[Ml-stat-talks] IDeAS Seminars today AND tomorrow at 3PM - 214 Fine Hall

Amit Singer amits at math.Princeton.EDU
Tue Apr 24 10:12:36 EDT 2012


Date:  Tuesday: 4/24/12

Place:  214 Fine Hall

Time:   3:00 pm

Speaker: Ronen Talmon, Yale University

Title: Differential Stochastic Sensing: Intrinsic Modeling of Random Time
Series with Applications to Nonlinear Tracking 

Abstract: Many natural and artificial high-dimensional data sets are
controlled by few lower-dimensional factors or drivers. As a result, the
data is often highly structured and does not fill uniformly the
high-dimensional space. In this talk, we present a "differential stochastic
sensing" framework for inferring the independent controlling factors (or
drivers) of high-dimensional time series. This approach provides intrinsic
global modeling for noisy observations based on anisotropic diffusion and
local dynamical models. The idea is to implicitly solve local differential
equations based on local density estimates in a global graph-based mechanism
that inverts the observation function and reveals the underlying structure.
Moreover, it implicitly recovers the dynamical model of the data. Hence, it
provides a foundation for sequential processing that is applied to nonlinear
tracking problems. We revisit classical Bayesian filtering methods and
discuss their relationship to the proposed approach. In addition, we show
that the proposed intrinsic modeling is invariant under different
observation schemes and is noise resilient. Hence, it may be applied to a
wide variety of applications. In this talk, we demonstrate applications to
the processing of financial and neuroscience time series, and biological and
medical imaging. 

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Date: Wednesday,  April 25, 2012

Time: 3:00 pm

Room: 214 Fine Hall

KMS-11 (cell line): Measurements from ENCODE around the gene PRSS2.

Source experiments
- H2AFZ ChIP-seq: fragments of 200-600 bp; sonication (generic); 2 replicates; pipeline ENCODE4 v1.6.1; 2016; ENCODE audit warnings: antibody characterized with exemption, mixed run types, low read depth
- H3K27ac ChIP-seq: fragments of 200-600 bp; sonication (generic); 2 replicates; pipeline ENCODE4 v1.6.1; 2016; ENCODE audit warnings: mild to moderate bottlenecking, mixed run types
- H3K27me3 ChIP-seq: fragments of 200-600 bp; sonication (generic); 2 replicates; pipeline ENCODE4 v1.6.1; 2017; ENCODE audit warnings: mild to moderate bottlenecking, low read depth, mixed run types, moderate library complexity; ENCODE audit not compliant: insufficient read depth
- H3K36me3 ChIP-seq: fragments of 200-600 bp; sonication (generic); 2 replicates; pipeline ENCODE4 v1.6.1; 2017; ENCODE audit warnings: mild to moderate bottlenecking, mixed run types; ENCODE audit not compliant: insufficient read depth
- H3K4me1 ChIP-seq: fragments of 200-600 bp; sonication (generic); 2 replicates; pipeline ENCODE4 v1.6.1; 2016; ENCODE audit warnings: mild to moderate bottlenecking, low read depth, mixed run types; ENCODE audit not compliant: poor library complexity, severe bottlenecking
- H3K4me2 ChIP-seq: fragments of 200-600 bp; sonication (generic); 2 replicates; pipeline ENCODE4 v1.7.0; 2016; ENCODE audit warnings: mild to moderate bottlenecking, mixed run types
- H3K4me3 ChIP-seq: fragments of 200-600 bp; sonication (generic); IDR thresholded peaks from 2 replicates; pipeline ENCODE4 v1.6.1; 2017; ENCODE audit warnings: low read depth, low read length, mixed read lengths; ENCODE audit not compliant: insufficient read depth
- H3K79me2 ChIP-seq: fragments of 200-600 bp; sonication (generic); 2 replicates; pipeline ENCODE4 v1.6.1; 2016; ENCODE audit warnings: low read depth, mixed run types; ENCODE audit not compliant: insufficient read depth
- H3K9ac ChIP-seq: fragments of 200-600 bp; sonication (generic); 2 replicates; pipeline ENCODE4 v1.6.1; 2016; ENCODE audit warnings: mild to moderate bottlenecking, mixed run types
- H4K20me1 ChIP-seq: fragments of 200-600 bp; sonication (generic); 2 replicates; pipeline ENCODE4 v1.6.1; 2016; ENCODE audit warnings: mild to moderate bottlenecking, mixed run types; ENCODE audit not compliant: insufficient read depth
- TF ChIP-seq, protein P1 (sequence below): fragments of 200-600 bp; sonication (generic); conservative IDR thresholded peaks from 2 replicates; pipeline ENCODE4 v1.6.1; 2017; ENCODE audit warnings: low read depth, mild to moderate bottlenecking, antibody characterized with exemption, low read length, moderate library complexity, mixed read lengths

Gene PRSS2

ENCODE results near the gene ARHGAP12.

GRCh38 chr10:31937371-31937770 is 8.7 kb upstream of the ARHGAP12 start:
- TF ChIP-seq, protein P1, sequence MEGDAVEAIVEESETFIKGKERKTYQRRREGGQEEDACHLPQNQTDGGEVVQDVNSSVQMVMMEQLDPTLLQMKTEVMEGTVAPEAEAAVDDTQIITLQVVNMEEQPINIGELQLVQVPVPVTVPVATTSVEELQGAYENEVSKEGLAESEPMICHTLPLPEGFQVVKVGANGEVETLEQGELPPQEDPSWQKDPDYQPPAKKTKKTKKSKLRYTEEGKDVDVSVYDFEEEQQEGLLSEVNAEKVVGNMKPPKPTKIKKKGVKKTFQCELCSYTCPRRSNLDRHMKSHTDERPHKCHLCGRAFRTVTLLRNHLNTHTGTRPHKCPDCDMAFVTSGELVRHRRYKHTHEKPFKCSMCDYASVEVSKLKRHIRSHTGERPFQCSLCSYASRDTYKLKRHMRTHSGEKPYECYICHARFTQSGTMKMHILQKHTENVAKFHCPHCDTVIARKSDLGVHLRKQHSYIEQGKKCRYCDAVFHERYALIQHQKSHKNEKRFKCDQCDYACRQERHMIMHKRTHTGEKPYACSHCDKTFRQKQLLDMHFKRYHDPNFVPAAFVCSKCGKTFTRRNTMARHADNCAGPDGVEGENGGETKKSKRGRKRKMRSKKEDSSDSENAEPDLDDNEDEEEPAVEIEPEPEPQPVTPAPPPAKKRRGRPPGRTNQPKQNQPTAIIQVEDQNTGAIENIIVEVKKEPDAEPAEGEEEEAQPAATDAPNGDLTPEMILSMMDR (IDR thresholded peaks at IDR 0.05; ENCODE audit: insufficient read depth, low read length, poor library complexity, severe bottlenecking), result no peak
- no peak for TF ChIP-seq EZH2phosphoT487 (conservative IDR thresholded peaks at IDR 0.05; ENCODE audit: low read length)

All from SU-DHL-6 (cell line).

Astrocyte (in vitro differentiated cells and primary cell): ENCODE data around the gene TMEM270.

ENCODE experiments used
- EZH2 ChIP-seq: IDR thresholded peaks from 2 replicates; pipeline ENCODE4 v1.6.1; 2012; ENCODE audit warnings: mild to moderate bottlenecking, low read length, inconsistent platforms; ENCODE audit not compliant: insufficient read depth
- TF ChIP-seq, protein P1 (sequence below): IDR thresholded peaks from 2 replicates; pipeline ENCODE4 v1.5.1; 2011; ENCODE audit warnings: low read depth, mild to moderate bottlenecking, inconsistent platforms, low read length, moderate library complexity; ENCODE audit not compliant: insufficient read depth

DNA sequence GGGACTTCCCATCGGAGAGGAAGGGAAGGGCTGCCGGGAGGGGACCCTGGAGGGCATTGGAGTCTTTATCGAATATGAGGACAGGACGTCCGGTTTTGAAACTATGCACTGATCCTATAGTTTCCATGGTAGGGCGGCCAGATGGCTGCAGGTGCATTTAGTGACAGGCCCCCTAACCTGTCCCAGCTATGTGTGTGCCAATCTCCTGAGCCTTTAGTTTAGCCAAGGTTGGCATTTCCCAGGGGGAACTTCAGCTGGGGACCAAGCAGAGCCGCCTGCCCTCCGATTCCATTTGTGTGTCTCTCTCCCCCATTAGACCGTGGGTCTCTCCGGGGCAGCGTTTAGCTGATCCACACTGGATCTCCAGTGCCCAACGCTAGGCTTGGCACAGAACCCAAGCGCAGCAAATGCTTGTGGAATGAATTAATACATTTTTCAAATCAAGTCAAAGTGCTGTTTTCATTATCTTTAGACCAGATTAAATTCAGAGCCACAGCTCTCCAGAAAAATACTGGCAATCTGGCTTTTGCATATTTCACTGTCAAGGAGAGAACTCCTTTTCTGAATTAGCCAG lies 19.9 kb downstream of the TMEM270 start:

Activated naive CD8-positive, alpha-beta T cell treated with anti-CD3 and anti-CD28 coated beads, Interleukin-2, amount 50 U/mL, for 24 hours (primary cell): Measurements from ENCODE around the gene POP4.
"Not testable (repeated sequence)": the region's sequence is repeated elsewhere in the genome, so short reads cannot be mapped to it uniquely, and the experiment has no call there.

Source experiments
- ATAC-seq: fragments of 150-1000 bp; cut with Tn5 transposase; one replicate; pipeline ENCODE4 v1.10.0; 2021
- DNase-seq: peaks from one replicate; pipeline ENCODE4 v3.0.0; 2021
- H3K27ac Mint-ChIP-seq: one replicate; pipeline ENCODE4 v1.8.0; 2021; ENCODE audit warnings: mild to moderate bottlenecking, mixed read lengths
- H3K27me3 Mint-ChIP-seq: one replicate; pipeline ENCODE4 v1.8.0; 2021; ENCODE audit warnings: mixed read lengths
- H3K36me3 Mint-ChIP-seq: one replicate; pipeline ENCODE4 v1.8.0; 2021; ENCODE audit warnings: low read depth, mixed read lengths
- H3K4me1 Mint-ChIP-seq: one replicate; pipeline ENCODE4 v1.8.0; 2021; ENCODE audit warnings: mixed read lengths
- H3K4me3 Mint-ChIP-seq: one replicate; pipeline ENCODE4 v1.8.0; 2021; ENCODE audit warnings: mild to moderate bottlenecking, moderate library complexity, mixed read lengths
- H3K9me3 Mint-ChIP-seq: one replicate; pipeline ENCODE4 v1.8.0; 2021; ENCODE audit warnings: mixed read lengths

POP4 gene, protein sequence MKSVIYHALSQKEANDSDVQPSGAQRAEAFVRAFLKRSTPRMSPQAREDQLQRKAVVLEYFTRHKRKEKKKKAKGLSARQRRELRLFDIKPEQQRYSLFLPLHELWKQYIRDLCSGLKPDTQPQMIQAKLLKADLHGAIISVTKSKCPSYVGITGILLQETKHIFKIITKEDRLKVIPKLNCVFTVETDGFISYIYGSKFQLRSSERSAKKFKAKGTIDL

Speaker: Sewoong Oh, Massachusetts Institute of Technology

Title: Message-passing algorithms for approximate singular vector
computation 

Abstract: Low-rank matrix approximation is important in many applications
for capturing the important aspects of data naturally described in a matrix
form. In particular, we are interested in solving an inference problem using
the leading singular vectors of a data matrix, which come from crowdsourcing
platforms like Mechanical Turk. Crowdsourcing systems, in which numerous
tasks are electronically distributed to numerous "information
piece-workers", have emerged as an effective paradigm for human-powered
solving of large scale problems. Because these low-paid workers can be
unreliable, we need to devise schemes to infer the correct answers to these
crowdsourcing tasks from possibly incorrect responses from the workers. In
this talk, to solve this inference problem, we introduce a new
message-passing algorithm and prove that this algorithm is asymptotically
optimal through comparison to an oracle that knows the reliability of every
worker. This algorithm is inspired by the power iteration method for
computing the leading singular vectors, and there is an interesting relation
between the fixed point of the message-passing algorithm and the leading
singular vector. The extrinsic nature of message-passing allows us prove
sharp asymptotic bounds on the performance using density evolution. However,
tracking the densities of real-valued messages is an a priori difficult
task. We establish that the messages are sub-Gaussian using recursion, and
compute an upper bound on the parameters in a closed form. 

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